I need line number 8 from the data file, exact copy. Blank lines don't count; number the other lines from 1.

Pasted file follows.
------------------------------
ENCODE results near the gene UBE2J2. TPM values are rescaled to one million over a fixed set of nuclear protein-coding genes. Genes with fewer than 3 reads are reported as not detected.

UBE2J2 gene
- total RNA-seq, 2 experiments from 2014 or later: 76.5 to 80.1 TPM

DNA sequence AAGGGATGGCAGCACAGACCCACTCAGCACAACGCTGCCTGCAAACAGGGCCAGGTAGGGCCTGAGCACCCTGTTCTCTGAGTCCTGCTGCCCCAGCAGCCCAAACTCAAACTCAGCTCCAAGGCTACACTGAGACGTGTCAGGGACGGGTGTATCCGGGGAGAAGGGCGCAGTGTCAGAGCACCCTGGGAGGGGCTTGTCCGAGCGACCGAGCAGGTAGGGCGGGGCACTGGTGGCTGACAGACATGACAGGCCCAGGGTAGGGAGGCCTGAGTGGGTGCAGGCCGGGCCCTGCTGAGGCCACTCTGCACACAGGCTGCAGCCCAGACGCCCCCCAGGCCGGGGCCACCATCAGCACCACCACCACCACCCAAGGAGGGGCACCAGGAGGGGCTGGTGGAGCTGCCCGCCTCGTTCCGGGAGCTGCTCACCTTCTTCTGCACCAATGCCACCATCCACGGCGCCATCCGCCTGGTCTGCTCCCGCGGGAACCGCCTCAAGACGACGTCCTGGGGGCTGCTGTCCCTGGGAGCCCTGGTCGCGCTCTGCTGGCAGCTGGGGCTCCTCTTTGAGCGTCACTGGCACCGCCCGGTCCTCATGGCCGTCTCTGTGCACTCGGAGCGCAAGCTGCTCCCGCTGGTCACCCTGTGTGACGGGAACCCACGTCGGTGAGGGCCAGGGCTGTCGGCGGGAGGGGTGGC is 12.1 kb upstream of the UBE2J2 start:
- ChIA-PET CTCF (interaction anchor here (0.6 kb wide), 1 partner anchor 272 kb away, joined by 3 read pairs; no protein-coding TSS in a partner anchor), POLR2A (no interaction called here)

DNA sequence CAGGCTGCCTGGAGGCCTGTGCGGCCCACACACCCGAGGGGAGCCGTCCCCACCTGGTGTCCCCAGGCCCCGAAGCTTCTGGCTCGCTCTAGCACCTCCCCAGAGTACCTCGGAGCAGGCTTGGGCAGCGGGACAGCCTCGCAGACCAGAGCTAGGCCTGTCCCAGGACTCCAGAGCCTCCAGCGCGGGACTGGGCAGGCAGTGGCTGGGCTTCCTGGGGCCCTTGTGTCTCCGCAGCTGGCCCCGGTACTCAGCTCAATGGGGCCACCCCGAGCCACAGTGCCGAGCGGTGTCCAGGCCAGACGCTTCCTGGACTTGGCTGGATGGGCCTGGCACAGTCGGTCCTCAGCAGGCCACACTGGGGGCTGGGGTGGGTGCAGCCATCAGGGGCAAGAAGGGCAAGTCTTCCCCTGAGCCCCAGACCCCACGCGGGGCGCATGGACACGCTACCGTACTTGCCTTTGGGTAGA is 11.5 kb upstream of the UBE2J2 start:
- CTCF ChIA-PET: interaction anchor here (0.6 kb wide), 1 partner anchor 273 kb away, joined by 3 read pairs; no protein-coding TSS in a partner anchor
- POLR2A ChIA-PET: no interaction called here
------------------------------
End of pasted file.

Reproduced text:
- POLR2A ChIA-PET: no interaction called here